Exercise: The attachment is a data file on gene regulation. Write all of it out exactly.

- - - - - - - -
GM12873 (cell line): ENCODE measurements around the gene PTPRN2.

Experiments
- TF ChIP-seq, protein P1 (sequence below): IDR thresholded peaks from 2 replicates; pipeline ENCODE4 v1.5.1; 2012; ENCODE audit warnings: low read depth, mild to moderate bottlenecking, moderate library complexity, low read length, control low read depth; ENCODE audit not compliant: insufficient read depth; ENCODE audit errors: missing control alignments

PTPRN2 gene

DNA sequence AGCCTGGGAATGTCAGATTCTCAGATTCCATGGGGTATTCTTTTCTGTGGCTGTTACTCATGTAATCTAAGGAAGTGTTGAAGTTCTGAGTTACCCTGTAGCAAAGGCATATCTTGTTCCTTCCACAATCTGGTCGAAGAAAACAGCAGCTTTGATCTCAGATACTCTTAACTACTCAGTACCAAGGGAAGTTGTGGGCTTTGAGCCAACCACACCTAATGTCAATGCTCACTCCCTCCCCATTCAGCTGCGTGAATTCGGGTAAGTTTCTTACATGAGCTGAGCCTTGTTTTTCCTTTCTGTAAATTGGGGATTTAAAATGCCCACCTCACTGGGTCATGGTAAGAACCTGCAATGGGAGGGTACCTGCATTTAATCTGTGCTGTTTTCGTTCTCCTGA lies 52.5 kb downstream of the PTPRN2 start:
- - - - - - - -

GM12873 (cell line): ENCODE measurements around the gene PTPRN2.

Experiments
- TF ChIP-seq, protein P1 (sequence below): IDR thresholded peaks from 2 replicates; pipeline ENCODE4 v1.5.1; 2012; ENCODE audit warnings: low read depth, mild to moderate bottlenecking, moderate library complexity, low read length, control low read depth; ENCODE audit not compliant: insufficient read depth; ENCODE audit errors: missing control alignments

PTPRN2 gene

DNA sequence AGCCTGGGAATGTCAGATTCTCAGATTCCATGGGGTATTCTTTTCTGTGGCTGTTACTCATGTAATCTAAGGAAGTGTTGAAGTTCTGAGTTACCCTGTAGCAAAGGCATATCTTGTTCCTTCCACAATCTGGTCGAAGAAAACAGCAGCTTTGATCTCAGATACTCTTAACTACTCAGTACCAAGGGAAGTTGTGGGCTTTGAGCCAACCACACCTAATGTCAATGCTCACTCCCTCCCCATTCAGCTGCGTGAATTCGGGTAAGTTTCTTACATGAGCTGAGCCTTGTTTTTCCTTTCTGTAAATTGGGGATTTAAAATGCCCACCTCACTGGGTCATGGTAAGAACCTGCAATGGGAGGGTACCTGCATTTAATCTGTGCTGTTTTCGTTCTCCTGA lies 52.5 kb downstream of the PTPRN2 start: